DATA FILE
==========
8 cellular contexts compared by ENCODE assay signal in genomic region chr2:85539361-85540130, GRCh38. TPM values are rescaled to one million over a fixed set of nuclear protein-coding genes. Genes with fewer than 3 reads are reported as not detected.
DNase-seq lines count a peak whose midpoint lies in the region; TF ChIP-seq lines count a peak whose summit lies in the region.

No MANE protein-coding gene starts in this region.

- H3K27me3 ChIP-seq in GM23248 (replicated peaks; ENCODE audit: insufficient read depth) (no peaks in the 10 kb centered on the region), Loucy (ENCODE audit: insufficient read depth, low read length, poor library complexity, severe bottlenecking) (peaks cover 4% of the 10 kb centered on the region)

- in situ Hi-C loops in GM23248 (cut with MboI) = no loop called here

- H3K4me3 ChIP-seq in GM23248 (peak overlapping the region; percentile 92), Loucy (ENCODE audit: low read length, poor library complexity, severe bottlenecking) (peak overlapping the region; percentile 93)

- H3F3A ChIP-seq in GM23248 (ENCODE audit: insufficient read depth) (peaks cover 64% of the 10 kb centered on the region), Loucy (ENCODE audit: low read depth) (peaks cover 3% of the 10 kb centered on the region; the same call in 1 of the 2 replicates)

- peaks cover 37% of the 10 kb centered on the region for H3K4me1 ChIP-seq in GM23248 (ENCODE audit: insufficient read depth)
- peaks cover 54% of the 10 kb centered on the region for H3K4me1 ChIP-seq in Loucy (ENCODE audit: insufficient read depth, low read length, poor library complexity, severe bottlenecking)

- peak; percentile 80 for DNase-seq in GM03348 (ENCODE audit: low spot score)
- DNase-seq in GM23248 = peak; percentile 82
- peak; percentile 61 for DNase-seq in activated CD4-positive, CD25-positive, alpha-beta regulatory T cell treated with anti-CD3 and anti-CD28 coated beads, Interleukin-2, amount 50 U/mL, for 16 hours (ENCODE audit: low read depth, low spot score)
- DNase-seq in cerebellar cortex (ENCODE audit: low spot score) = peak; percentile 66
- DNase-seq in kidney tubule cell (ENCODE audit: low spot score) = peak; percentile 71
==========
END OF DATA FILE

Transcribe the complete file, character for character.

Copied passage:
8 cellular contexts compared by ENCODE assay signal in genomic region chr2:85539361-85540130, GRCh38. TPM values are rescaled to one million over a fixed set of nuclear protein-coding genes. Genes with fewer than 3 reads are reported as not detected.
DNase-seq lines count a peak whose midpoint lies in the region; TF ChIP-seq lines count a peak whose summit lies in the region.

No MANE protein-coding gene starts in this region.

- H3K27me3 ChIP-seq in GM23248 (replicated peaks; ENCODE audit: insufficient read depth) (no peaks in the 10 kb centered on the region), Loucy (ENCODE audit: insufficient read depth, low read length, poor library complexity, severe bottlenecking) (peaks cover 4% of the 10 kb centered on the region)

- in situ Hi-C loops in GM23248 (cut with MboI) = no loop called here

- H3K4me3 ChIP-seq in GM23248 (peak overlapping the region; percentile 92), Loucy (ENCODE audit: low read length, poor library complexity, severe bottlenecking) (peak overlapping the region; percentile 93)

- H3F3A ChIP-seq in GM23248 (ENCODE audit: insufficient read depth) (peaks cover 64% of the 10 kb centered on the region), Loucy (ENCODE audit: low read depth) (peaks cover 3% of the 10 kb centered on the region; the same call in 1 of the 2 replicates)

- peaks cover 37% of the 10 kb centered on the region for H3K4me1 ChIP-seq in GM23248 (ENCODE audit: insufficient read depth)
- peaks cover 54% of the 10 kb centered on the region for H3K4me1 ChIP-seq in Loucy (ENCODE audit: insufficient read depth, low read length, poor library complexity, severe bottlenecking)

- peak; percentile 80 for DNase-seq in GM03348 (ENCODE audit: low spot score)
- DNase-seq in GM23248 = peak; percentile 82
- peak; percentile 61 for DNase-seq in activated CD4-positive, CD25-positive, alpha-beta regulatory T cell treated with anti-CD3 and anti-CD28 coated beads, Interleukin-2, amount 50 U/mL, for 16 hours (ENCODE audit: low read depth, low spot score)
- DNase-seq in cerebellar cortex (ENCODE audit: low spot score) = peak; percentile 66
- DNase-seq in kidney tubule cell (ENCODE audit: low spot score) = peak; percentile 71